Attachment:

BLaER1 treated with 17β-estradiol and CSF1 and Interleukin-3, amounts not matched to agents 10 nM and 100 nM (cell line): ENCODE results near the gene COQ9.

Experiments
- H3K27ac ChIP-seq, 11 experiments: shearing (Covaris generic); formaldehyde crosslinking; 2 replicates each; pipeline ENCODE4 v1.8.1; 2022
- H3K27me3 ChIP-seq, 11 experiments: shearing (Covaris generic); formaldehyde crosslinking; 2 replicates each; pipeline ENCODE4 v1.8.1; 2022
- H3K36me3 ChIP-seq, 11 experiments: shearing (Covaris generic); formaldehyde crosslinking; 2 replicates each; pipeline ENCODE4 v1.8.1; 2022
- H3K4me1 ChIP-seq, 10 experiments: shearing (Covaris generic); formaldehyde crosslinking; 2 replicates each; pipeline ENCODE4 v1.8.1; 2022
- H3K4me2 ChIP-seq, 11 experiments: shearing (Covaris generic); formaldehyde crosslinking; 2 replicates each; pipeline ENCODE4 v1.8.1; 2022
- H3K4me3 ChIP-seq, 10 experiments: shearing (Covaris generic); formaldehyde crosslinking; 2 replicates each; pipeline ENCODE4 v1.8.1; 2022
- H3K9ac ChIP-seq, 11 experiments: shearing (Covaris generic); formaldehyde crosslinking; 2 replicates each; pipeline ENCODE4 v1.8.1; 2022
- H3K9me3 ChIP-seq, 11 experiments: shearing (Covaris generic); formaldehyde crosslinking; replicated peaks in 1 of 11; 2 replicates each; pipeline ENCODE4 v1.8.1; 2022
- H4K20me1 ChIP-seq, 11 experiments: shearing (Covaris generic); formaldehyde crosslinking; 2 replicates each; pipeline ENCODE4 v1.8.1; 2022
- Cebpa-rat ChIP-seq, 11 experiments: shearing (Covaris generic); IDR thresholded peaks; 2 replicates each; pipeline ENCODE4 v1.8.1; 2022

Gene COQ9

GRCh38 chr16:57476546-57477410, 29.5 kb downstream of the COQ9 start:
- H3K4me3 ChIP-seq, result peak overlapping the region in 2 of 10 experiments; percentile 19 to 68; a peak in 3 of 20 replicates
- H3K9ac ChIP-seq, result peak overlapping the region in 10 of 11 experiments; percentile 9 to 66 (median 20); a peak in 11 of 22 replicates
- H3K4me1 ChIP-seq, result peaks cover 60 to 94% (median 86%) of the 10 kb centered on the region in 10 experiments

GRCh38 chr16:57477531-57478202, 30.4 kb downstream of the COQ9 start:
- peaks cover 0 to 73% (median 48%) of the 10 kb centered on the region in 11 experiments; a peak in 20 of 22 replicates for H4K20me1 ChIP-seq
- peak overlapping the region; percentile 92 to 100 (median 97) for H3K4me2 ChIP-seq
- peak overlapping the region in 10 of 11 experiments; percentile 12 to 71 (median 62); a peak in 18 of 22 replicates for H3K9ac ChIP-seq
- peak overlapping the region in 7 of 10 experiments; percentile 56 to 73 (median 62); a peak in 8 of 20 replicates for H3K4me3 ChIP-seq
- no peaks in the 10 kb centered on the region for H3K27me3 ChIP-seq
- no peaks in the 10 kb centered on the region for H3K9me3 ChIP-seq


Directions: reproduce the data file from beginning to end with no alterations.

BLaER1 treated with 17β-estradiol and CSF1 and Interleukin-3, amounts not matched to agents 10 nM and 100 nM (cell line): ENCODE results near the gene COQ9.

Experiments
- H3K27ac ChIP-seq, 11 experiments: shearing (Covaris generic); formaldehyde crosslinking; 2 replicates each; pipeline ENCODE4 v1.8.1; 2022
- H3K27me3 ChIP-seq, 11 experiments: shearing (Covaris generic); formaldehyde crosslinking; 2 replicates each; pipeline ENCODE4 v1.8.1; 2022
- H3K36me3 ChIP-seq, 11 experiments: shearing (Covaris generic); formaldehyde crosslinking; 2 replicates each; pipeline ENCODE4 v1.8.1; 2022
- H3K4me1 ChIP-seq, 10 experiments: shearing (Covaris generic); formaldehyde crosslinking; 2 replicates each; pipeline ENCODE4 v1.8.1; 2022
- H3K4me2 ChIP-seq, 11 experiments: shearing (Covaris generic); formaldehyde crosslinking; 2 replicates each; pipeline ENCODE4 v1.8.1; 2022
- H3K4me3 ChIP-seq, 10 experiments: shearing (Covaris generic); formaldehyde crosslinking; 2 replicates each; pipeline ENCODE4 v1.8.1; 2022
- H3K9ac ChIP-seq, 11 experiments: shearing (Covaris generic); formaldehyde crosslinking; 2 replicates each; pipeline ENCODE4 v1.8.1; 2022
- H3K9me3 ChIP-seq, 11 experiments: shearing (Covaris generic); formaldehyde crosslinking; replicated peaks in 1 of 11; 2 replicates each; pipeline ENCODE4 v1.8.1; 2022
- H4K20me1 ChIP-seq, 11 experiments: shearing (Covaris generic); formaldehyde crosslinking; 2 replicates each; pipeline ENCODE4 v1.8.1; 2022
- Cebpa-rat ChIP-seq, 11 experiments: shearing (Covaris generic); IDR thresholded peaks; 2 replicates each; pipeline ENCODE4 v1.8.1; 2022

Gene COQ9

GRCh38 chr16:57476546-57477410, 29.5 kb downstream of the COQ9 start:
- H3K4me3 ChIP-seq, result peak overlapping the region in 2 of 10 experiments; percentile 19 to 68; a peak in 3 of 20 replicates
- H3K9ac ChIP-seq, result peak overlapping the region in 10 of 11 experiments; percentile 9 to 66 (median 20); a peak in 11 of 22 replicates
- H3K4me1 ChIP-seq, result peaks cover 60 to 94% (median 86%) of the 10 kb centered on the region in 10 experiments

GRCh38 chr16:57477531-57478202, 30.4 kb downstream of the COQ9 start:
- peaks cover 0 to 73% (median 48%) of the 10 kb centered on the region in 11 experiments; a peak in 20 of 22 replicates for H4K20me1 ChIP-seq
- peak overlapping the region; percentile 92 to 100 (median 97) for H3K4me2 ChIP-seq
- peak overlapping the region in 10 of 11 experiments; percentile 12 to 71 (median 62); a peak in 18 of 22 replicates for H3K9ac ChIP-seq
- peak overlapping the region in 7 of 10 experiments; percentile 56 to 73 (median 62); a peak in 8 of 20 replicates for H3K4me3 ChIP-seq
- no peaks in the 10 kb centered on the region for H3K27me3 ChIP-seq
- no peaks in the 10 kb centered on the region for H3K9me3 ChIP-seq